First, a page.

When Government devised the current plans to allow household mixing over Christmas it had assumed the coronavirus demand on the NHS would be decreasing.

But it is not, it is rising, and the emergence of a new strain of the virus has introduced further potential jeopardy.

Members of the public can and should mitigate the impact of the third wave by being as careful as possible over the next few months. But many will see the lifting of restrictions over Christmas as permission to drop their guard.

The Government was too slow to introduce restrictions in the spring and again in the autumn.

It should now reverse its rash decision to allow household mixing and instead extend the tiers over the five-day Christmas period in order to bring numbers down in the advance of a likely third wave.

Deaths involving Covid-19 in England & Wales
(PA Graphics)

Tier 3

The relaxation of regulations looms as the government is putting London, much of Essex, and part of Hertfordshire under the strictest Tier 3 restrictions from 16 December.

Chief secretary to the Treasury Stephen Barclay said “all things were kept under review” as he urged people to show restraint at Christmas.

London Mayor Sadiq Khan told Sky News:

I heard the Government say yesterday they haven’t ruled out further changes, I would encourage the Government to look at their rules over Christmas. What I say to the Government is: I’m not sure you’ve got it right, in fact, I’m sure you haven’t got it right in relation to the relaxations over Christmas.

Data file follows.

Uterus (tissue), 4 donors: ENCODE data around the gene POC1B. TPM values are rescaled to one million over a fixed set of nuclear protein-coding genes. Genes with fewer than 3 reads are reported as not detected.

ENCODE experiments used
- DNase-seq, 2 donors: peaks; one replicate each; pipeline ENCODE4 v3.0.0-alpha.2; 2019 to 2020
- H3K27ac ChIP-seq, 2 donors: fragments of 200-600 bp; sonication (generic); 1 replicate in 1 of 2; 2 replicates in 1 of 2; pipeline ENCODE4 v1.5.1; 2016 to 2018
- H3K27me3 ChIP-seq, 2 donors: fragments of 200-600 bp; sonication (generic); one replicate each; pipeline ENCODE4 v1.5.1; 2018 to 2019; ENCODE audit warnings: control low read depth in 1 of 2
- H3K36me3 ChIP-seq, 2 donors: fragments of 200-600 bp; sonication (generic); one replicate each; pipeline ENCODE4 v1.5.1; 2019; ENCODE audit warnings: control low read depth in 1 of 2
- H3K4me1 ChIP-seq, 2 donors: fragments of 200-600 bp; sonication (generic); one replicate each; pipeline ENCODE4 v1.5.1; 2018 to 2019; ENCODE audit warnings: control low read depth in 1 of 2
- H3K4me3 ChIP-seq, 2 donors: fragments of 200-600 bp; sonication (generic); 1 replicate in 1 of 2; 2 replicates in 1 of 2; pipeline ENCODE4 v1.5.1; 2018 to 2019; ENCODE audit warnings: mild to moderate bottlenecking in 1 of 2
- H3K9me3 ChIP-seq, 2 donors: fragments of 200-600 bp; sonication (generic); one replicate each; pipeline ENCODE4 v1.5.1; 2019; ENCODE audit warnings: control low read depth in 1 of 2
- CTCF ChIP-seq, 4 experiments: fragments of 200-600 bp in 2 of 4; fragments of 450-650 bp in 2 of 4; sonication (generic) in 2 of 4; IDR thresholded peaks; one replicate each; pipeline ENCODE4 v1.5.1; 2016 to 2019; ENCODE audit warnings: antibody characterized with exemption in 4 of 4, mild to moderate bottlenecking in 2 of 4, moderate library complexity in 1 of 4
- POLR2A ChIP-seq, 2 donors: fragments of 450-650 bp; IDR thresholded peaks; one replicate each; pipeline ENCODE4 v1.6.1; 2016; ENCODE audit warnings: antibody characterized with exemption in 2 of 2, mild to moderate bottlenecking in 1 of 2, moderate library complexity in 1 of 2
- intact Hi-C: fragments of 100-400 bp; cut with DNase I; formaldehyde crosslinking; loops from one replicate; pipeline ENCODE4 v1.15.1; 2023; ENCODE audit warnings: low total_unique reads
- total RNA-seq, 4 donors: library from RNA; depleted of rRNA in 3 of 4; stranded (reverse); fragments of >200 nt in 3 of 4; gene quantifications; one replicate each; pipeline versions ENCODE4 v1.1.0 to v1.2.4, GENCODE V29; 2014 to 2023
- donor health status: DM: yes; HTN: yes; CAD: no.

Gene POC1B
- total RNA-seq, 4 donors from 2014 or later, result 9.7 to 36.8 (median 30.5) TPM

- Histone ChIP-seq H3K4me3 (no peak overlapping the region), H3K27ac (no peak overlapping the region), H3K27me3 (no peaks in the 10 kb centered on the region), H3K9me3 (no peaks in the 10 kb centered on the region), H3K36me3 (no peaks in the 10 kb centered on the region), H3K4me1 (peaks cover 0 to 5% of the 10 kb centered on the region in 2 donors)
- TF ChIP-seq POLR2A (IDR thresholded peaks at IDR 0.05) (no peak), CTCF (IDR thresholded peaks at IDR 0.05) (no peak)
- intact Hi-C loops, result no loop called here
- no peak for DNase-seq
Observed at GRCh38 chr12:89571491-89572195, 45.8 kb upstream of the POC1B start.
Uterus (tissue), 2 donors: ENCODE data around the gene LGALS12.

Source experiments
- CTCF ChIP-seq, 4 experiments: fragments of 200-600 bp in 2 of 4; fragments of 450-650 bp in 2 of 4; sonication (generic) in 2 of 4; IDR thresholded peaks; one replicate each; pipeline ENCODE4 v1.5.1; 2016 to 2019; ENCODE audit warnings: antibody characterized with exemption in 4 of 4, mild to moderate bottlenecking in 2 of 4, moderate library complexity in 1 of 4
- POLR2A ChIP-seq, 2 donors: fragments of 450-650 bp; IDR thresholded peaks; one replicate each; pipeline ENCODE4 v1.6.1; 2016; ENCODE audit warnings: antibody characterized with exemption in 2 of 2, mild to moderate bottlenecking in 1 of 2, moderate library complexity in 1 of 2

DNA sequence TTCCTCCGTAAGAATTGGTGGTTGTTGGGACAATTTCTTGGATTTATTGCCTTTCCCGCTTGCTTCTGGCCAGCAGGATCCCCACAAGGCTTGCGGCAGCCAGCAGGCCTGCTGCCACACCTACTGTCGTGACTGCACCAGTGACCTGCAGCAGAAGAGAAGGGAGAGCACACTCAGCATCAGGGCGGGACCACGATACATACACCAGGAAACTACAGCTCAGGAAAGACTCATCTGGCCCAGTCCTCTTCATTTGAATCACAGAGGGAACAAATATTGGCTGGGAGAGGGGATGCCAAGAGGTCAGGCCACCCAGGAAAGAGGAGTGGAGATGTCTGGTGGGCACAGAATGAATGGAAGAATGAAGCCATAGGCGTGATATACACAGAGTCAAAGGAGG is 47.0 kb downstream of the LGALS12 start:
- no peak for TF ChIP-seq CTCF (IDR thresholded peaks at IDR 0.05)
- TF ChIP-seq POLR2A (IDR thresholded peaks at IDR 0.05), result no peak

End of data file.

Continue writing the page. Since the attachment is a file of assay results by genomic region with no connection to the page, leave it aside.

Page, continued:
Covid-19 alert system in England
(PA Graphics)

Barclay said people need to “do the minimum” if they visit family over Christmas. The minister said the easing of restrictions over Christmas was not a “tier zero” situation.

He said:

The position is not that we are scrapping the tiering system for five days – that we are letting people loose. What we are saying is, within the family three households can come together. That’s the limit of the flexibility that is being offered.

I think it’s been mischaracterised as, almost, a tier zero, that we are scrapping restrictions in their entirety. That is not the case.

The comments come after scientists warned that the easing of coronavirus restrictions over Christmas will cause a spike in infections.

Health secretary Matt Hancock has said people should be “extremely careful” about who they mix with in the run-up to Christmas if they are planning to see elderly relatives over the festive period.

We need your help ...

The coronavirus pandemic is changing our world, fast. And we will do all we can to keep bringing you news and analysis throughout. But we are worried about maintaining enough income to pay our staff and minimal overheads.

Now, more than ever, we need a vibrant, independent media that holds the government to account and calls it out when it puts vested economic interests above human lives. We need a media that shows solidarity with the people most affected by the crisis – and one that can help to build a world based on collaboration and compassion.

We have been fighting against an establishment that is trying to shut us down. And like most independent media, we don’t have the deep pockets of investors to call on to bail us out.

Can you help by chipping in a few pounds each month?

The Canary Support us